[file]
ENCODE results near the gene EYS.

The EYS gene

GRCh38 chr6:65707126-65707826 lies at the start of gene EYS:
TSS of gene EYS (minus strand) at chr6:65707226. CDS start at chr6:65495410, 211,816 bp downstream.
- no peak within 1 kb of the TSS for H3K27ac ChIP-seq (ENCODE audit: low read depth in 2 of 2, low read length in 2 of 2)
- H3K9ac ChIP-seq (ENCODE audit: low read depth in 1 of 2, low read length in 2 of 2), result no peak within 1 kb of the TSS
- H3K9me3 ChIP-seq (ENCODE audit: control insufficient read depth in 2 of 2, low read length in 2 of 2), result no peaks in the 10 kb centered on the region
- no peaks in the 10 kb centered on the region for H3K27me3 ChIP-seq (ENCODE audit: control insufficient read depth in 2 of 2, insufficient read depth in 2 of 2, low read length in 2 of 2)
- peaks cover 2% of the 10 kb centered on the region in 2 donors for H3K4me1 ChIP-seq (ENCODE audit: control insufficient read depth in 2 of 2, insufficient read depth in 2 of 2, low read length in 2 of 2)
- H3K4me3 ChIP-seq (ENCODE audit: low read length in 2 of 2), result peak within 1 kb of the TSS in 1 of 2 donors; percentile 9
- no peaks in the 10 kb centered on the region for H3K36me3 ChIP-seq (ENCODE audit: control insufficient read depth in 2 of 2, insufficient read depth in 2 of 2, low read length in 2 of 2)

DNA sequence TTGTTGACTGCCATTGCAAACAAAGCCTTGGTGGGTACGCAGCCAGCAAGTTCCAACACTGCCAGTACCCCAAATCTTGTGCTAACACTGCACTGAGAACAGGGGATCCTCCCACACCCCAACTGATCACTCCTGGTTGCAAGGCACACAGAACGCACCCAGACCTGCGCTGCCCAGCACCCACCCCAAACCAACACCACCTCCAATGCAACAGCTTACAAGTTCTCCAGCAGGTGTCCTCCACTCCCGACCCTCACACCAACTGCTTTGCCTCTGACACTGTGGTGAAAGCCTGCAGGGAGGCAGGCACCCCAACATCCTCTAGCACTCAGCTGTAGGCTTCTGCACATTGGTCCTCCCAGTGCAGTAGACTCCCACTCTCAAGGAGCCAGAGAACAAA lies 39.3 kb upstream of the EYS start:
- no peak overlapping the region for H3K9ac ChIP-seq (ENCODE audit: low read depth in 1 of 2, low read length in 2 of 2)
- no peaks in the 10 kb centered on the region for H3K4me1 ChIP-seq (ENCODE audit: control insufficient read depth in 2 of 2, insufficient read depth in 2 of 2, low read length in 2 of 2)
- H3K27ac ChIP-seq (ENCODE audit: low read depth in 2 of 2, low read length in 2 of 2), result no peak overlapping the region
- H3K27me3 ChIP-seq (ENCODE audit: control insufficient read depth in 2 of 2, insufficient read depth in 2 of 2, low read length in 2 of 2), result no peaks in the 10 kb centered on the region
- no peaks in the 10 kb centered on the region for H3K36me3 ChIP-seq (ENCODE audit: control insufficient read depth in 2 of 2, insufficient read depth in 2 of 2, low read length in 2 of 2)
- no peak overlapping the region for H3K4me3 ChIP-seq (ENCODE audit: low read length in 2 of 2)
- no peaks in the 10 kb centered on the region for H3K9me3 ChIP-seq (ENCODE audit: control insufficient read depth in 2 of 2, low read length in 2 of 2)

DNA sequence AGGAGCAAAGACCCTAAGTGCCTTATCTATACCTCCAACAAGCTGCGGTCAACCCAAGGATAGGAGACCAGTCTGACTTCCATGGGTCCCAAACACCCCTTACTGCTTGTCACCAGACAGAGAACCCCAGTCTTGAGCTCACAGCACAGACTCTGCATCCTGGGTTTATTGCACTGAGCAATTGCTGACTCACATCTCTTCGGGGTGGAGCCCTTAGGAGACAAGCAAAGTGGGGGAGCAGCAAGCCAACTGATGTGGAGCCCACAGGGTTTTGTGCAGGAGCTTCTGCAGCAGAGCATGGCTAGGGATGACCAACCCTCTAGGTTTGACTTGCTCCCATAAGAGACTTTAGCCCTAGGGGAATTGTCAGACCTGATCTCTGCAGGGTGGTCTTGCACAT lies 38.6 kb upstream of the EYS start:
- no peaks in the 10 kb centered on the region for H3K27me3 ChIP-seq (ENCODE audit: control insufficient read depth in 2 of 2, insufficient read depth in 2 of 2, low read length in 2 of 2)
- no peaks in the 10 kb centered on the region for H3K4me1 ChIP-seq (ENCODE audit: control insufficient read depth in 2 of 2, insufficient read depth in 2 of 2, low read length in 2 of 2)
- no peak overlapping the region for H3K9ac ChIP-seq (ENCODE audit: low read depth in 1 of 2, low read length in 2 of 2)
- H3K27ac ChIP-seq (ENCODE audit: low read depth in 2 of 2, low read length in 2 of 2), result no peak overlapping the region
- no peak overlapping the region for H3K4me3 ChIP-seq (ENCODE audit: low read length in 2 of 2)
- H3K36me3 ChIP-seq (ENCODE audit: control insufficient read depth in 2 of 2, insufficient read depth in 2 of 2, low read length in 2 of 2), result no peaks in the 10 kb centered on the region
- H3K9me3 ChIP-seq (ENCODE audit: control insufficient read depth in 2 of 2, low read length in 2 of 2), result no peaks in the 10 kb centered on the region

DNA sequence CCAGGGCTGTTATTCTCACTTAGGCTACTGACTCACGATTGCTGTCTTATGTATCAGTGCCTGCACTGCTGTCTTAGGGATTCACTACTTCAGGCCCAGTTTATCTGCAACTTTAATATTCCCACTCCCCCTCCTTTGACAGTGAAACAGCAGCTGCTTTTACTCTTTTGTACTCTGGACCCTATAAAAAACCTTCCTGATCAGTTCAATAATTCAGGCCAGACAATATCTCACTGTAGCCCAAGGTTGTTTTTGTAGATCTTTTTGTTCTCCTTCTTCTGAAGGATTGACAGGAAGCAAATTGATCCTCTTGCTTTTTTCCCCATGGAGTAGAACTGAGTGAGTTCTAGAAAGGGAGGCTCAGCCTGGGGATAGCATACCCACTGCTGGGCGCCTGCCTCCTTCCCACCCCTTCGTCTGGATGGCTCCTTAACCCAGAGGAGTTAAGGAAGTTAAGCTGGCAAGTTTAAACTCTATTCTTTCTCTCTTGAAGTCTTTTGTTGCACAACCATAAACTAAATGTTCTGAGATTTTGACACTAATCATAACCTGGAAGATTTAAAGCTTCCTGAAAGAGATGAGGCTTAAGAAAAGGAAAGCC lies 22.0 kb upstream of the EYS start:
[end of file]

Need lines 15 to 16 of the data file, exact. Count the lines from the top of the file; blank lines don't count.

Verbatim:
- H3K27ac ChIP-seq (ENCODE audit: low read depth in 2 of 2, low read length in 2 of 2), result no peak overlapping the region
- H3K27me3 ChIP-seq (ENCODE audit: control insufficient read depth in 2 of 2, insufficient read depth in 2 of 2, low read length in 2 of 2), result no peaks in the 10 kb centered on the region